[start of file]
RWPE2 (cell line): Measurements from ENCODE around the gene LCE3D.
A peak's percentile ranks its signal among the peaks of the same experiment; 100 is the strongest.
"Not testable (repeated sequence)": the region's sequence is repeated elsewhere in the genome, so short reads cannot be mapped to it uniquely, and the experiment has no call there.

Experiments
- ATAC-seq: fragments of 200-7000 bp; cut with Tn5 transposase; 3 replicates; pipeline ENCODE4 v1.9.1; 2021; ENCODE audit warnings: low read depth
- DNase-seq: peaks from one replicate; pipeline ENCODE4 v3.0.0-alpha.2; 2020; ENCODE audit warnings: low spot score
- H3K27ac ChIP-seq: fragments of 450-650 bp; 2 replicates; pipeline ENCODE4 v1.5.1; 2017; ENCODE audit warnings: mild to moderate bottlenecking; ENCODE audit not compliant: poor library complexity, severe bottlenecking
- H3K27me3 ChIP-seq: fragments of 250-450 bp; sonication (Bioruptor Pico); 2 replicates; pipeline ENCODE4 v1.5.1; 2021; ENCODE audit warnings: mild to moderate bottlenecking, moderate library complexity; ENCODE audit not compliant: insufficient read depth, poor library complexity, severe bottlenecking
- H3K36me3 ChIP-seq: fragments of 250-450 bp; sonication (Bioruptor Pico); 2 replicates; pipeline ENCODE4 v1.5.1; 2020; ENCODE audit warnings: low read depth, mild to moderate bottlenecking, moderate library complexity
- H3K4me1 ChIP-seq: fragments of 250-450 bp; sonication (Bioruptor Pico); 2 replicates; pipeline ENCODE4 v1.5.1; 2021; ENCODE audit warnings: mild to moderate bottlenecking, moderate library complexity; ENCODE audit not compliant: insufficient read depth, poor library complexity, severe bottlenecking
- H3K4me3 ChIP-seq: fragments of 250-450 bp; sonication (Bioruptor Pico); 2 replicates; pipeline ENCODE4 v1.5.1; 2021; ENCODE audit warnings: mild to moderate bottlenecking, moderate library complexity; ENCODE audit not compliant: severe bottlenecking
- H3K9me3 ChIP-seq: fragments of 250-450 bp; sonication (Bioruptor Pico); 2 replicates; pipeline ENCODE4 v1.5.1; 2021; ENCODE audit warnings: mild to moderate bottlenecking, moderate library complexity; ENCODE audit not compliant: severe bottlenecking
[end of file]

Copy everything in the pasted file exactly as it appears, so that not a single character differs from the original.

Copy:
RWPE2 (cell line): Measurements from ENCODE around the gene LCE3D.
A peak's percentile ranks its signal among the peaks of the same experiment; 100 is the strongest.
"Not testable (repeated sequence)": the region's sequence is repeated elsewhere in the genome, so short reads cannot be mapped to it uniquely, and the experiment has no call there.

Experiments
- ATAC-seq: fragments of 200-7000 bp; cut with Tn5 transposase; 3 replicates; pipeline ENCODE4 v1.9.1; 2021; ENCODE audit warnings: low read depth
- DNase-seq: peaks from one replicate; pipeline ENCODE4 v3.0.0-alpha.2; 2020; ENCODE audit warnings: low spot score
- H3K27ac ChIP-seq: fragments of 450-650 bp; 2 replicates; pipeline ENCODE4 v1.5.1; 2017; ENCODE audit warnings: mild to moderate bottlenecking; ENCODE audit not compliant: poor library complexity, severe bottlenecking
- H3K27me3 ChIP-seq: fragments of 250-450 bp; sonication (Bioruptor Pico); 2 replicates; pipeline ENCODE4 v1.5.1; 2021; ENCODE audit warnings: mild to moderate bottlenecking, moderate library complexity; ENCODE audit not compliant: insufficient read depth, poor library complexity, severe bottlenecking
- H3K36me3 ChIP-seq: fragments of 250-450 bp; sonication (Bioruptor Pico); 2 replicates; pipeline ENCODE4 v1.5.1; 2020; ENCODE audit warnings: low read depth, mild to moderate bottlenecking, moderate library complexity
- H3K4me1 ChIP-seq: fragments of 250-450 bp; sonication (Bioruptor Pico); 2 replicates; pipeline ENCODE4 v1.5.1; 2021; ENCODE audit warnings: mild to moderate bottlenecking, moderate library complexity; ENCODE audit not compliant: insufficient read depth, poor library complexity, severe bottlenecking
- H3K4me3 ChIP-seq: fragments of 250-450 bp; sonication (Bioruptor Pico); 2 replicates; pipeline ENCODE4 v1.5.1; 2021; ENCODE audit warnings: mild to moderate bottlenecking, moderate library complexity; ENCODE audit not compliant: severe bottlenecking
- H3K9me3 ChIP-seq: fragments of 250-450 bp; sonication (Bioruptor Pico); 2 replicates; pipeline ENCODE4 v1.5.1; 2021; ENCODE audit warnings: mild to moderate bottlenecking, moderate library complexity; ENCODE audit not compliant: severe bottlenecking